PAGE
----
When the ashes had settled after World War II and the Allies convened an international war crimes trial in Nuremberg, a psychiatrist, Douglas Kelley, and a psychologist, Gustave Gilbert, tried to fathom the psychology of the Nazi leaders using extensive psychiatric interviews, IQ tests, and Rorschach inkblot tests. Never before or since has there been such a detailed study of governmental leaders who orchestrated mass killings.
Before the war crimes trial began, it was self-evident to most people that the Nazi leaders were demonic maniacs. But when the interviews and psychological tests were completed, the answer was no longer so clear. The findings were so disconcerting that portions of the data were hidden away for decades, and the research became a topic for vituperative disputes. Gilbert thought that the war criminals' malice stemmed from depraved psychopathology. Kelley viewed them as morally flawed, ordinary men who were creatures of their environment. Who was right?
Drawing on his decades of experience as a psychiatrist and the dramatic advances within psychiatry, psychology, and neuroscience since Nuremberg, Joel E. Dimsdale looks anew at the findings and examines in detail four of the war criminals: Robert Ley, Hermann Göring, Julius Streicher, and Rudolf Hess. Using increasingly precise diagnostic tools, he discovers a remarkably broad spectrum of pathology. Anatomy of Malice takes us on a complex and troubling quest to make sense of the most extreme evil.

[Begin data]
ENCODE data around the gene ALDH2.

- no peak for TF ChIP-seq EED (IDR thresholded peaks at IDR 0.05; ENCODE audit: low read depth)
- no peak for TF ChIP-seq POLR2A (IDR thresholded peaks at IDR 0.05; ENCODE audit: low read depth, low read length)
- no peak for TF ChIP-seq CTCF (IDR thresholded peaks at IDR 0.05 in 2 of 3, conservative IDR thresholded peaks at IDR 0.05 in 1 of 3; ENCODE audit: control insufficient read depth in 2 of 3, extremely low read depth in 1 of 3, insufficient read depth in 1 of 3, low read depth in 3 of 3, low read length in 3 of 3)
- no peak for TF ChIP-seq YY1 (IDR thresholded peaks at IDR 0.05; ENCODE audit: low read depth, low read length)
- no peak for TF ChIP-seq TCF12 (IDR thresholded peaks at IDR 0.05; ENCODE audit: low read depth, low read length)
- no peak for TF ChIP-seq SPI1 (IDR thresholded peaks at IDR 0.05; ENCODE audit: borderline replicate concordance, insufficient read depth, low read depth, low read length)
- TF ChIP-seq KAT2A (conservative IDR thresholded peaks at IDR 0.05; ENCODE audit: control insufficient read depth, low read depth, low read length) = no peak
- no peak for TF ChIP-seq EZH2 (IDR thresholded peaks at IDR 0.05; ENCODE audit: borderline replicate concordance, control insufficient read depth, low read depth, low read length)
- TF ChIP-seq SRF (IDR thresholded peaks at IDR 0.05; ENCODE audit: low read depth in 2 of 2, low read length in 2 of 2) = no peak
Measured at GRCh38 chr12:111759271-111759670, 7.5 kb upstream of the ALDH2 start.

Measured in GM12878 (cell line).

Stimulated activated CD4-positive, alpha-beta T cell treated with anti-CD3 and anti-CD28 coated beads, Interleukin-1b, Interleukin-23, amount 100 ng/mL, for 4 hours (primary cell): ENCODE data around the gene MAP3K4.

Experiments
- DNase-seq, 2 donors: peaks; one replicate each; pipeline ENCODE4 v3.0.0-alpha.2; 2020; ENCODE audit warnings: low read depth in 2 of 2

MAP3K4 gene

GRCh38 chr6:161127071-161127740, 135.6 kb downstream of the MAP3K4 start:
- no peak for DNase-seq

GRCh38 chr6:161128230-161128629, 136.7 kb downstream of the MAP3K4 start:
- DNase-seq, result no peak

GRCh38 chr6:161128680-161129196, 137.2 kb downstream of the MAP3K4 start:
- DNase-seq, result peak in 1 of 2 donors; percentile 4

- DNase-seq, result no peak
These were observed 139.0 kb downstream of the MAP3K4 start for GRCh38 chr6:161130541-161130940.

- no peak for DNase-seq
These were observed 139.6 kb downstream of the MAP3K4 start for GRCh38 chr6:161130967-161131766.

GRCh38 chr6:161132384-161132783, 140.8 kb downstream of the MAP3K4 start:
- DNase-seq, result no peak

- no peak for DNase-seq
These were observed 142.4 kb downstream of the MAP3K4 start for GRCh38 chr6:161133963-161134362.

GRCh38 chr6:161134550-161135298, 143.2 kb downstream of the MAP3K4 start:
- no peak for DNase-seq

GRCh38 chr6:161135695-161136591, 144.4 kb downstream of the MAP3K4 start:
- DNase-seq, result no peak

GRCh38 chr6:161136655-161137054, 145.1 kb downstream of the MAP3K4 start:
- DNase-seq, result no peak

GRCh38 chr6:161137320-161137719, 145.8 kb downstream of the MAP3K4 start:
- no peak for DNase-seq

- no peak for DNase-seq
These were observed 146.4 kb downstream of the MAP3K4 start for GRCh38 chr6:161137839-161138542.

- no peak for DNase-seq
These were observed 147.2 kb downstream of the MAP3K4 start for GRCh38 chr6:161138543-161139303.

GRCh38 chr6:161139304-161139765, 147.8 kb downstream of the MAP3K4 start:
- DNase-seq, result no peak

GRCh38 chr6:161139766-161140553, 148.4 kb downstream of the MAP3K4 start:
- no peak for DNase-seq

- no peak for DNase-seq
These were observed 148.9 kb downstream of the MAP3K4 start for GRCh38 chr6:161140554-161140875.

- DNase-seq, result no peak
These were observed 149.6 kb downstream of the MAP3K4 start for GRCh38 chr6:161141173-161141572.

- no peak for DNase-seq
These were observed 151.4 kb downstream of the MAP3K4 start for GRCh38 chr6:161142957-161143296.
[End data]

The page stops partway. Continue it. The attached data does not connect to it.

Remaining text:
©2016 Yale University (P)2016 Audible, Inc.
i am a student of war crimes and this gave nothing new...just really a rehash of old material.
The author refers to meeting the Nuremberg executioner (the event that prompted the book) bur never mentions what was discussed at the meeting - that wud have made for an interesting read
The first half of book is old information. Last half much better making it worth the time.
"A Fascinating Study"
This was a fascinating journey into the minds of some the most despicable people the world has known. A look into their brains however, raises more questions than answers.
The only problem I had with this book is the absence of the question of sin. Psychopathology will never be able to explain it away. At some point all of these people acted against their consciences and continued to act that way for their own benefit.
I the latter chapters, the author delves into a modern diagnosis of each of these men given the psychological data collected at the trials. There is nothing to explain why the millions of people who have the same diagnoses have not committed the same offenses
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